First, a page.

Doc.

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    I used an HSL for years as my only lathe. The motor on mine was fried when I got it and I put on a DC motor and made a controller for it. Using the different pully options gives me variable torque/speed when I'm doing things I'm not comfortable with. I'll often use low speed and torque when tapping so that the motor stalls before I break something. Mine does not have a motor brake, though I will hook up the resistive one some day..., and I've never had a problem getting chucks off by doing as Larry suggested, but just working against the inertia of the motor and spindle and using a dead blow mallet.
    One thing I love about Hardinge dovetail bed lathes is that its really easy to protect the bed from abrasives or whatever by giving the bed plate a quick squirt of WD-40 or oil and then covering that with plastic wrap, which I always have in my shop for other purposes.
    Mine often has a compound on it, which I find very useful.

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    Quote Originally Posted by L Vanice View Post
    ...There is no spindle lock pin, so securely mounting a jaw chuck might be difficult. Best you can do is put the belt in the low speed groove and hope the motor brake will hold while you twist the chuck. You could remove the lever closer (a good idea when using a jaw chuck) and make a hook spanner wrench to fit the lever closer splined adjuster....
    Larry
    I should point out that the splined adjusting collar is connected to the spindle with a rather small key, so there is a danger of shearing the key if you put too much torque on it. I have had to replace a couple of those keys, which is not terribly difficult. But I had Hardinge replacement keys. A key would be a little fiddly part to make if you had to.

    Larry

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    Two more thoughts. If you're taking the main casting off the chip tray, it is pretty heavy. There is a lifting point behind the headstock which yours just has a straight post in. If I remove the motor from mine I can lift the rest of the lathe off, but I'm a pretty tall person and not too old..., yet. If the casting is raised off the chip tray or flipped over, it's pretty easy to remove the bed plate and have at least the top surface ground if you'd like it to look a bit less disreputable.
    Mine is on wheels and wonders around my shop from time to time as needs arise.

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    Here is the lifting eye I made for my HSL. The jam nut at the bottom is free to turn on the threads so it can lock the eye in any position. The hex at the top is silver brazed to the bar so it can have a wrench hold it while tightening the jam nut.

    I keep it stored in the cabinet base because the lamp is mounted to the lifting eye tapped hole in the lathe base.

    Larry

    dsc02738-2-.jpg

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    Mine often has a compound on it, which I find very useful.
    -I'm hoping I can eventually find compound, for something less than the usual multi-thousand-dollar asking price. I think this thing could be fairly handy for light turning and facing, not just second-op stuff.

    I should point out that the splined adjusting collar is connected to the spindle with a rather small key, so there is a danger of shearing the key if you put too much torque on it.
    -My collar is ever so slightly loose, but I don't see a setscrew or anything anywhere. I assume it's generally a light press fit.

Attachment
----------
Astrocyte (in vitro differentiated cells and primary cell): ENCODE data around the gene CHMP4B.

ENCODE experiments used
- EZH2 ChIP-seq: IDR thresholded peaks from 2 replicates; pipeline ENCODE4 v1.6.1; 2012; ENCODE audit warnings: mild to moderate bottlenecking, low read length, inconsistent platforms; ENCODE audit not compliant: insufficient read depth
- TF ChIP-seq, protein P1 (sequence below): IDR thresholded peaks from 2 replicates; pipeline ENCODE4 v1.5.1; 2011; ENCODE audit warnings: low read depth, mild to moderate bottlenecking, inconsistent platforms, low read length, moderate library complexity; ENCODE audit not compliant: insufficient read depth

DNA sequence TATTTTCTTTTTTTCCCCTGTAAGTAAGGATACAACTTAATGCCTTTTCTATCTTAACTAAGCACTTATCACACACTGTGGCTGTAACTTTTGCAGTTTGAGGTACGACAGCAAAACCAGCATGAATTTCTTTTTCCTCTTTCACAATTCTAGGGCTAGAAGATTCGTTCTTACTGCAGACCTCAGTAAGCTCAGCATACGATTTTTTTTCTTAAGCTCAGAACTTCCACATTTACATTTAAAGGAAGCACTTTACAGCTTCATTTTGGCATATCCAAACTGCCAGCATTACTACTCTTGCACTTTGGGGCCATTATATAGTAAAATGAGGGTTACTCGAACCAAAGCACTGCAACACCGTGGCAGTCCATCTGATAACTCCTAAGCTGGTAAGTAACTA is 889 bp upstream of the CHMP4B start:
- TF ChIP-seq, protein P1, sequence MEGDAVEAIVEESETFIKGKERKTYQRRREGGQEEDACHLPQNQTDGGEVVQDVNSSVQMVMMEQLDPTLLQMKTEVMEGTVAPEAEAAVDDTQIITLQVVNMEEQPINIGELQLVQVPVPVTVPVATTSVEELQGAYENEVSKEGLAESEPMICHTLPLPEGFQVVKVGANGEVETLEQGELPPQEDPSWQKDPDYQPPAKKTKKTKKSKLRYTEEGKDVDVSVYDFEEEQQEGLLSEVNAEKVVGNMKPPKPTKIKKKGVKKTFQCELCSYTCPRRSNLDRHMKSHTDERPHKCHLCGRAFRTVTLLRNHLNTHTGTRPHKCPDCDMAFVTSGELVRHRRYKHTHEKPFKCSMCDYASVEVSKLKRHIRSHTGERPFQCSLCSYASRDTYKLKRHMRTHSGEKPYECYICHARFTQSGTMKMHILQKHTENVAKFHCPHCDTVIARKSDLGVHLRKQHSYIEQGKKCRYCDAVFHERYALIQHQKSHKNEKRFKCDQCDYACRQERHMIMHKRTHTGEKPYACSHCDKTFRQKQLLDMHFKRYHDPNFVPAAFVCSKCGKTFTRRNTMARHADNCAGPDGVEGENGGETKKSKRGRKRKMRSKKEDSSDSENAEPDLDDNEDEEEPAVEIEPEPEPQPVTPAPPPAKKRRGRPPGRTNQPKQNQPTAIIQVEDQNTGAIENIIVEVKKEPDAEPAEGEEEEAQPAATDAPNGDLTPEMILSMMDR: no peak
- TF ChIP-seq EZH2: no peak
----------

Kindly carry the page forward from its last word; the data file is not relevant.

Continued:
If the casting is raised off the chip tray or flipped over, it's pretty easy to remove the bed plate and have at least the top surface ground if you'd like it to look a bit less disreputable.
    -Probably not going to bother grinding it, but I will stone it.

    Here is the lifting eye I made for my HSL.
    Nice. But I'll probably wind up doing mine the hard way. I have it stripped down to just the base casting and the spindle, and I'll get some help in the morning to set it aside while I get the base cabinet cleaned up.

    Anybody else find a ton of swarf under theirs?



    There's a little bit of everything in there- brass, probably some bronze, maybe a little copper, steel, stainless, probably cast iron, at least three flavors of plastic...

    Found some lost treasures, too:



    Some allen wrenches, a pretty nice little Swiss file, a stone from a vibratory polisher, and a bunch of little rings and spacers that this thing was probably used to make or modify over the years.

    Doc.

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    Default Hardinge HSL refresh

    The splined collar on the back end of the spindle is a nice close sliding fit when clean and has no set screw, just the key Larry mentioned.. A little WD-40 and working it some will hopefully loosen up whatever gunk is there and allow it to slide straight off.

    As I’ve been using mine for 20 years, I’m sure there are treasures under there, but I’ll probably leave them for the next owner.

    They look so pretty when the bed plate is ground and clean! You’re almost there! Hardinge HSL refresh


    Sent from my iPhone using Tapatalk

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    P.S. your pry bar prop stick makes me a bit nervous... Please be careful, I know how heavy that thing is!


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    Made me a little nervous, too. I'd used the pry bar to crack it loose from the... looks like gasket pads at the three feet, probably to keep coolant from oozing through the bolt holes, if anyone ever wanted to use it. (Doesn't look to me like that ever happened on this machine.)

    Anyway, I'd hoped I could heft that thing off of there, and I probably could have done it, but it'd also probably have cost me a disc to do it.

    Once I lifted it up, I wanted to get a shot of the gunk- the pry bar is socketed into the bolt holes at both ends- probably still not terribly secure, but it was enough to hold it for a moment so I could get a picture.

    Doc.